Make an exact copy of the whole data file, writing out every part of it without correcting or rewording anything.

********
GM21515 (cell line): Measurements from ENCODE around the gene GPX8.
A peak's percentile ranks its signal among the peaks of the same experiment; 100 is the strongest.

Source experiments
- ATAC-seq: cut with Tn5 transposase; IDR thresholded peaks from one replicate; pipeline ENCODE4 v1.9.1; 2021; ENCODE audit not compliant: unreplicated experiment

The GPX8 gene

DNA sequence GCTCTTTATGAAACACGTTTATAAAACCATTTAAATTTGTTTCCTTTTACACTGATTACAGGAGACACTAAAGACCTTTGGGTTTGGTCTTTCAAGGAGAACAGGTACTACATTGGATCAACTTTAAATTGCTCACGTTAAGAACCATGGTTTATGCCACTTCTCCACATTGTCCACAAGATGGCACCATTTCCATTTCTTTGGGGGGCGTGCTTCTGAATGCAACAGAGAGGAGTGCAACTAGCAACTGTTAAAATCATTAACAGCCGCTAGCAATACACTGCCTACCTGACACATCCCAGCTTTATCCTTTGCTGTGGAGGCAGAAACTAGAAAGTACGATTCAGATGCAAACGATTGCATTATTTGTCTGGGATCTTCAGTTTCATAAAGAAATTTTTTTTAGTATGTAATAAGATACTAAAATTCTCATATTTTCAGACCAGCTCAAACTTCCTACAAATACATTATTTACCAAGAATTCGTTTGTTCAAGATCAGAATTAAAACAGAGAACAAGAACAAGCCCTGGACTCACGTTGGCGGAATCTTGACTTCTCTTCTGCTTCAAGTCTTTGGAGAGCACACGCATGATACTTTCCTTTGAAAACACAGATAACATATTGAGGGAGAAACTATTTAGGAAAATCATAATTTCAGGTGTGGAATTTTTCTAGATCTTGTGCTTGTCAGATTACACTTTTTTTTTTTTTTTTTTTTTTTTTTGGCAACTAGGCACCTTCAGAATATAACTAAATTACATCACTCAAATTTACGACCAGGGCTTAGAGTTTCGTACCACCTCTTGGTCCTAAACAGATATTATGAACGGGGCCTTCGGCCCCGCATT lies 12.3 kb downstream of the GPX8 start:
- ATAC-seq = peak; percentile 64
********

GM21515 (cell line): Measurements from ENCODE around the gene GPX8.
A peak's percentile ranks its signal among the peaks of the same experiment; 100 is the strongest.

Source experiments
- ATAC-seq: cut with Tn5 transposase; IDR thresholded peaks from one replicate; pipeline ENCODE4 v1.9.1; 2021; ENCODE audit not compliant: unreplicated experiment

The GPX8 gene

DNA sequence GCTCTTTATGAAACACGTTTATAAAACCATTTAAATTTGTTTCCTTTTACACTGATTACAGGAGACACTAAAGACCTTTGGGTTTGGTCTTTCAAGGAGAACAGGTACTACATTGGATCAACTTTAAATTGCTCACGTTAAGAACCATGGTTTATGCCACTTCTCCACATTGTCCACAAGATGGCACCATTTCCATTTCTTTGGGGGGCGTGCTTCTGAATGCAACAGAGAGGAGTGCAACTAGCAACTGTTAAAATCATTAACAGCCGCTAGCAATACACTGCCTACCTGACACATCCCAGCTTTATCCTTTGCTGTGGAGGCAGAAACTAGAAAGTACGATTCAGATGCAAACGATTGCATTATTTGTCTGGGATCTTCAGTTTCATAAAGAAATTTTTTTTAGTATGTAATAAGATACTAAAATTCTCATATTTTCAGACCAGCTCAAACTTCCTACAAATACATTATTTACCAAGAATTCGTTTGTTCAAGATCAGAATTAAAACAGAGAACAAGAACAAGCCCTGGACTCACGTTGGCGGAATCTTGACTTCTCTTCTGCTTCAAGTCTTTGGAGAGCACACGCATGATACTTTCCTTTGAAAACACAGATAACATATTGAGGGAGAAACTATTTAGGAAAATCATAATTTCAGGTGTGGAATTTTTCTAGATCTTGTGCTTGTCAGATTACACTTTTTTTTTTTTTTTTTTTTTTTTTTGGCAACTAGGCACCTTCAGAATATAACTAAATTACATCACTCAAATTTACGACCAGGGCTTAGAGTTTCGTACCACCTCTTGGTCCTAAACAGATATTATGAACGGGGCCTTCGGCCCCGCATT lies 12.3 kb downstream of the GPX8 start:
- ATAC-seq = peak; percentile 64